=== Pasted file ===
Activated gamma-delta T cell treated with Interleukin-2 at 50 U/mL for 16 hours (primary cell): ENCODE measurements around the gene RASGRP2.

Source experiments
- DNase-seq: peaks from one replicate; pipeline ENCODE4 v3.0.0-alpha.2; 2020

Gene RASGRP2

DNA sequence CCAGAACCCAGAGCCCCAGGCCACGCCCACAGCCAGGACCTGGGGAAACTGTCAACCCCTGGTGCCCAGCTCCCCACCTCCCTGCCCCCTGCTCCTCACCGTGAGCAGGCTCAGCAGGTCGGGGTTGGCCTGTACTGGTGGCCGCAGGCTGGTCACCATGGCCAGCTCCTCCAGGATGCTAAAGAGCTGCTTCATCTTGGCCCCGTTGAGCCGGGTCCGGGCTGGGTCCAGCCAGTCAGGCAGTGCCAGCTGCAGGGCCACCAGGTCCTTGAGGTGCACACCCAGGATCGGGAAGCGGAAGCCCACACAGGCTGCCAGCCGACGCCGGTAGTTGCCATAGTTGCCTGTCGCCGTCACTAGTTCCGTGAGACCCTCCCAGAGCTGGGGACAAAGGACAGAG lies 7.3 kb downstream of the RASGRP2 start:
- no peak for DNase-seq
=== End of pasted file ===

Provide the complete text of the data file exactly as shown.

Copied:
Activated gamma-delta T cell treated with Interleukin-2 at 50 U/mL for 16 hours (primary cell): ENCODE measurements around the gene RASGRP2.

Source experiments
- DNase-seq: peaks from one replicate; pipeline ENCODE4 v3.0.0-alpha.2; 2020

Gene RASGRP2

DNA sequence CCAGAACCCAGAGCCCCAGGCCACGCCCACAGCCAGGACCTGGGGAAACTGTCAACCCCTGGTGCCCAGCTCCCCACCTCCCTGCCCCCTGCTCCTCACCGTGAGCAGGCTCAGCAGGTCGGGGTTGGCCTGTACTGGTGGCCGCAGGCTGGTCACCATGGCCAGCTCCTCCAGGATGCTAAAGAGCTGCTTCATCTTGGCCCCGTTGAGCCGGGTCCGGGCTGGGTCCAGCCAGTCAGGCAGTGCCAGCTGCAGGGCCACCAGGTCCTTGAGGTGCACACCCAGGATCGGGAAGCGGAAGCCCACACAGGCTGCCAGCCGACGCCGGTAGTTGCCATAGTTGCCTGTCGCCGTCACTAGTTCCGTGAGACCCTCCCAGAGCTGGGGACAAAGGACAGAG lies 7.3 kb downstream of the RASGRP2 start:
- no peak for DNase-seq